Since October last year, all proposed residential developments located in London are required to comply with new set of CO2 emissions reduction requirements, commonly referred as a zero carbon standard. Major developments (comprising 10 units or more) are obliged to achieve a 35% reduction in CO2 emissions above Part L 2013 regulations, while the remaining CO2 emissions are to be set off though cash in lieu. Minor residential schemes are relived from the payment as for now, but the 35% CO2 reduction requirement remains in place.
The policy was introduced as a part of strategy to cut the UK carbon emissions from the building stock to meet the Climate Change Act 2008 target. Since its inception, the new standard met strong opposition from developers, housebuilders and affordable housing campaigners. Those who are against, claim it is not tailored to truly drive decarbonisation. Instead, it acts as an additional barrier for provision of affordable housing in the capital, where the need for new homes is desperate.
On the other hand, the new policy has potent supporters and agrees with Sadik Khan’s 100% clean energy target for London by 2050. As for now, the best possible strategy for developers is to minimise additional costs through smart CO2 emission reduction strategy.
Be Lean- Be Clean- Be Green
The reduction in CO2 emissions can be achieved in a number of ways. First, the focus is on decreasing energy demand (Be Lean). A lot can be accomplished through passive design measures, such as optimising building orientation and site layout to maximise the use of natural light, as well as taking advantage of natural ventilation, or thermal mass. High efficiency lighting and effective mechanical ventilation with heat recovery is also taken into account at this stage, and so are the improvements to the building fabric.
The next step is to consider the connection to the existing heat network systems, such as the Pimlico District Heating Undertaking (PDHU), Whitehall District Heating network, and others, as shown on the London Heat Map. Where a heat network exists in the vicinity of the proposed building, or is planned for the future, the developer must prioritise the connection (Be Clean). At this stage, site-wide heat networks, such as combined heat and power (CHP) must also be considered. The last step is to consider integration of renewable technologies (Be Green). Because of high density of buildings in the city, solar PVs are the most commonly opted option, but other technologies can also be feasible and contribute to the CO2 emission reduction.
The energy statement indicates the CO2 emissions reduction at each stage of this energy hierarchy, as well as the remainder of CO2 emissions that must be off-set by payment in lieu.
How Much Will Zero Carbon Policy Cost You?
In most London boroughs, the off-set payment is set at £60 per tonne of CO2 for a period of 30 years, which gives a £1,800 per tonne of CO2. But if your development is located in Westminster, expect to be charged a flat fee of £7,560 per tonne. This may be not enough to push more energy efficient designs, some argue, but the smaller developers can be hit hard. Based on the current charges, CBRE has estimated than the new requirement will increase the cost of a large scale residential development between £1.5 million and £6 million.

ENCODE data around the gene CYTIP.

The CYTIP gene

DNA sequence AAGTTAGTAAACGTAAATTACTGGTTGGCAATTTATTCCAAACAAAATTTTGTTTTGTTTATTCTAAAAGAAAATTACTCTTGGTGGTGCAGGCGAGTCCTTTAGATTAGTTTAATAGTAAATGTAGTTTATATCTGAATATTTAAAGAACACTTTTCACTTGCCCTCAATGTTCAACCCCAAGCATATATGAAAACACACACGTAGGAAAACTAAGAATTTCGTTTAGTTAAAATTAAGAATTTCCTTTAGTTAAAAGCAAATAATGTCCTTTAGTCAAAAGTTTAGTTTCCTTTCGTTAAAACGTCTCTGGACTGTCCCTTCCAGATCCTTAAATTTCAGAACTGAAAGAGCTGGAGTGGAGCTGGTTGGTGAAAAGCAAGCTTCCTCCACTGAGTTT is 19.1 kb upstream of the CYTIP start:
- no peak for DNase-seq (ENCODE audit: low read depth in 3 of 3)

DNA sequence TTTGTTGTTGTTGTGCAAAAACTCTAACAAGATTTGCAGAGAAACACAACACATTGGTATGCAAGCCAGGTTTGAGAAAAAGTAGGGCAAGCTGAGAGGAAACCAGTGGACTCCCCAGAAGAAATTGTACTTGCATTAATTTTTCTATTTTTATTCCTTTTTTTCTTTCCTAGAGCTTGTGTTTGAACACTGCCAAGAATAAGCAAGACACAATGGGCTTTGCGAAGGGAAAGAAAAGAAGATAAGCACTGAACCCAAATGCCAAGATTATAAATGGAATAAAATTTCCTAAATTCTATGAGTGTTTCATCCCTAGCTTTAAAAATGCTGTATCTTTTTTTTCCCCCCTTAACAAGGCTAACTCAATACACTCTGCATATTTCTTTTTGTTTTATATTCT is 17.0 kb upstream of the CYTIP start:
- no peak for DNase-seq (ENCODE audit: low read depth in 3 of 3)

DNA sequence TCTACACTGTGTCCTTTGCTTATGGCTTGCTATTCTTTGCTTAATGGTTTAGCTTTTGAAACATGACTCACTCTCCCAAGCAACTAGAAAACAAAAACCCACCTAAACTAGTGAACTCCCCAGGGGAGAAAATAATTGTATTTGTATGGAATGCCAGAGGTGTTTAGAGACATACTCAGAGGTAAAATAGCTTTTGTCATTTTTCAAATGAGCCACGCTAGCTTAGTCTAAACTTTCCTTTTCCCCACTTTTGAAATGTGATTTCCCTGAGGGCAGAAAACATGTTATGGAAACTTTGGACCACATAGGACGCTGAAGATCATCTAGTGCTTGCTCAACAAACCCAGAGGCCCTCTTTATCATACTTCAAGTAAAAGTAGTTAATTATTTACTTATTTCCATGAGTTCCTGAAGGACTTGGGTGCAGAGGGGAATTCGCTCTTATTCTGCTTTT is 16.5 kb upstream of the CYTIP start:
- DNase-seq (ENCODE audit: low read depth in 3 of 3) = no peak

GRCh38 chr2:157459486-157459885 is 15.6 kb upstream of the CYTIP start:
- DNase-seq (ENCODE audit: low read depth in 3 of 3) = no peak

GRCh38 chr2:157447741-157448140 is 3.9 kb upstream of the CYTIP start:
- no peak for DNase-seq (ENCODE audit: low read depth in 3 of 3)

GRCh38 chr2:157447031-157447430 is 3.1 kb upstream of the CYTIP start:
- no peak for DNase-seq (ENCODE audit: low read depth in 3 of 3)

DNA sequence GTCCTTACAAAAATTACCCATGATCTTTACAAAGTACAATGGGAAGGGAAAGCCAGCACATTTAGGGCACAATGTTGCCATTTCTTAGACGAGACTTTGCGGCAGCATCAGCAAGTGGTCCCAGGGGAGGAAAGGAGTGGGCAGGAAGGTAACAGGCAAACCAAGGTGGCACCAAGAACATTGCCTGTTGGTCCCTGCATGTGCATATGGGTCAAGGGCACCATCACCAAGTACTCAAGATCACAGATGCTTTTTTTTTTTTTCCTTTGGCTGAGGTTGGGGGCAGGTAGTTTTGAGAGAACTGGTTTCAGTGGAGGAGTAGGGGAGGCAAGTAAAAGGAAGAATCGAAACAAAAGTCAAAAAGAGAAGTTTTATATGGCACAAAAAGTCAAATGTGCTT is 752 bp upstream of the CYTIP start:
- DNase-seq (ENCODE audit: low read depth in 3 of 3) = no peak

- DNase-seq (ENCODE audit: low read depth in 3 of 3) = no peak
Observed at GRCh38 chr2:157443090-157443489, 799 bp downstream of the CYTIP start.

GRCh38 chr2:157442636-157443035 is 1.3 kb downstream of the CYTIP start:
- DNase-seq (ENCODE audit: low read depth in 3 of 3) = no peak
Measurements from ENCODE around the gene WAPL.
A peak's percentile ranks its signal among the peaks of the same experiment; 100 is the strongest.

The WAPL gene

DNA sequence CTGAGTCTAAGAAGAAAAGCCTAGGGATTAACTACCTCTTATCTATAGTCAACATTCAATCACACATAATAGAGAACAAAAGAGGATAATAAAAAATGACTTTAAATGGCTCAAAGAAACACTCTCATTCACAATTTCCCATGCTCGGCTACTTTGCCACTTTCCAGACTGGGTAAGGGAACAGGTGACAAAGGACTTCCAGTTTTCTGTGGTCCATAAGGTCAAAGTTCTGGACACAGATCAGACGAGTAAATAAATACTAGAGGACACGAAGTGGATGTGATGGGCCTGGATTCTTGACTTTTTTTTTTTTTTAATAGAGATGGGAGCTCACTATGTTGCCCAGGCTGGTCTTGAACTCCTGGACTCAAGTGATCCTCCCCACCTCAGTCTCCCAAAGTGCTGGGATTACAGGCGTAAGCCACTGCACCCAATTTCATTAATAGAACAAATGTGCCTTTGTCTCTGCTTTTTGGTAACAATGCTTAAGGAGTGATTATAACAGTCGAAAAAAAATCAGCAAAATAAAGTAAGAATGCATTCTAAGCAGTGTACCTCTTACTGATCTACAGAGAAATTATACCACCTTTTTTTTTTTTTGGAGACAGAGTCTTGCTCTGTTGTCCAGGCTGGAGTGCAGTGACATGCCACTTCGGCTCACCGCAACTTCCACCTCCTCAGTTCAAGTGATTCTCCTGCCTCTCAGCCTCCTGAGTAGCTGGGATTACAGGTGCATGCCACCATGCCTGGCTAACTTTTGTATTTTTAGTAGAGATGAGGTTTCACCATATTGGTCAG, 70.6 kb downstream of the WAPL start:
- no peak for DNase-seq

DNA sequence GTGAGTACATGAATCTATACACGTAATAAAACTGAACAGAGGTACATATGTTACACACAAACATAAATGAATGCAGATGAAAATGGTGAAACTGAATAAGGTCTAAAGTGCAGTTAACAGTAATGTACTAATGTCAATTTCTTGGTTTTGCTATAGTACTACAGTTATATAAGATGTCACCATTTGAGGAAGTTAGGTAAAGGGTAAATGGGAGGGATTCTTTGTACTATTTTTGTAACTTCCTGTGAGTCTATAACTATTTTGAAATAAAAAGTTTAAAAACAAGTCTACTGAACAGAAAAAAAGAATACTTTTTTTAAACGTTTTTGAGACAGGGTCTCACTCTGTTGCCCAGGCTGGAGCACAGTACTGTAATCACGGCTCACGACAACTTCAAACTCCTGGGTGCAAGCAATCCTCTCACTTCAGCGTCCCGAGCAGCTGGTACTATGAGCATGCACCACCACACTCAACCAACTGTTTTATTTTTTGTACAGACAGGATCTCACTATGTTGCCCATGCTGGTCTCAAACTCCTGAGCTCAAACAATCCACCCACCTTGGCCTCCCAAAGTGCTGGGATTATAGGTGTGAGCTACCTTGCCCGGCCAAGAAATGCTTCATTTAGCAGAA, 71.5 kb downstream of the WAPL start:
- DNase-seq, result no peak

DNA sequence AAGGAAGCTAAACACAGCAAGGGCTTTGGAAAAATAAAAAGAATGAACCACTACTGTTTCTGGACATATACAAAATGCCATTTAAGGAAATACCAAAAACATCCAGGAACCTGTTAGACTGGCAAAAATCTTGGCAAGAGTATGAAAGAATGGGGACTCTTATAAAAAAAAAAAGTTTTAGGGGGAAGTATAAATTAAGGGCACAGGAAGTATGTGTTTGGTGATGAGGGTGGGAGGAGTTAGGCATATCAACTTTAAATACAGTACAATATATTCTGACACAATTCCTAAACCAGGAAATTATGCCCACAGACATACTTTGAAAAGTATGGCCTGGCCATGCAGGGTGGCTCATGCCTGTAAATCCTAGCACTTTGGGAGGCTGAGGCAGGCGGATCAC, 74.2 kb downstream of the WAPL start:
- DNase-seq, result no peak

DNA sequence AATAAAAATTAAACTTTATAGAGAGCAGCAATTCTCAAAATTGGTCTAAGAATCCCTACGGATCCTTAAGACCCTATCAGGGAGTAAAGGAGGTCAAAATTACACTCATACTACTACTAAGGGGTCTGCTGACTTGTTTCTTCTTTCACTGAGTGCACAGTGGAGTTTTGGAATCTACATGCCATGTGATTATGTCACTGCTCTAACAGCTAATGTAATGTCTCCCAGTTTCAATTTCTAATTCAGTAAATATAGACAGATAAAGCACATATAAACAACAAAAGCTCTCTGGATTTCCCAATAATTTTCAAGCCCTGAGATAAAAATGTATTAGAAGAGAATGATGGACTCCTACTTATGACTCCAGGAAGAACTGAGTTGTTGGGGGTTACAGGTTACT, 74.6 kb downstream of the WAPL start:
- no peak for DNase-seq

Moreover, the councils are free to change the level of ‘carbon charges’ and it cannot be ruled out that these fees increase in the future. Therefore, it is so crucial for developers to have a CO2 emission reduction strategy in place as early as possible and this is where we can help.
Updated Reporting Requirements
To demonstrate compliance with zero carbon policy, the developer has to produce an energy statement. The energy report provides information on the projected development’s CO2 emissions, measures taken to reduce them and the effect of these efforts expressed as a % of CO2 emissions reduction achieved on site. The calculations are conducted using the government approved software called SAP. The structure of the report has to be in line with the Greater London Authority guidelines; otherwise the council has the right to reject it.
The new standard comes with new reporting requirements. If the development contains both residential and commercial elements, CO2 emission reduction has to be presented separately for each element. Such situation occurs when a block of flats contains retail area on the ground floor, for example.
There is also a requirement to follow the cooling hierarchy, which may include an in depth overheating analysis. The first required step is to minimise internal heat generation through energy efficient design, next – reducing the amount of heat entering the building in summer. Use of passive ventilation and thermal mass are also considered as effective measures of reducing the risk of building overheating, while mechanical ventilation can be used to make use of ‘free cooling.’
- Residential developments of 10+ units are required to cut generated CO2 emissions by 35% against 2013 Building Regulations on site
- The remainder of generated CO2 emissions up to 100% is to be set off though cash in lieu
- ‘Carbon’ charges vary by borough and start from £1,800 per tonne of CO2
How we can help?
C80 Solutions have completed hundreds of energy statements for a wide range of residential schemes across London. We have developed a proven energy statement process which focuses on the simplest and most cost effective CO2 emission reduction strategies.
- We will make sure all CO2 emission reduction options are considered
- We will help you minimise hefty carbon offsetting fees
- We will prepare your energy statement in strict compliance with the Greater London Authority guidelines
- We will make sure your energy statement is accepted by the Local Planning Authority.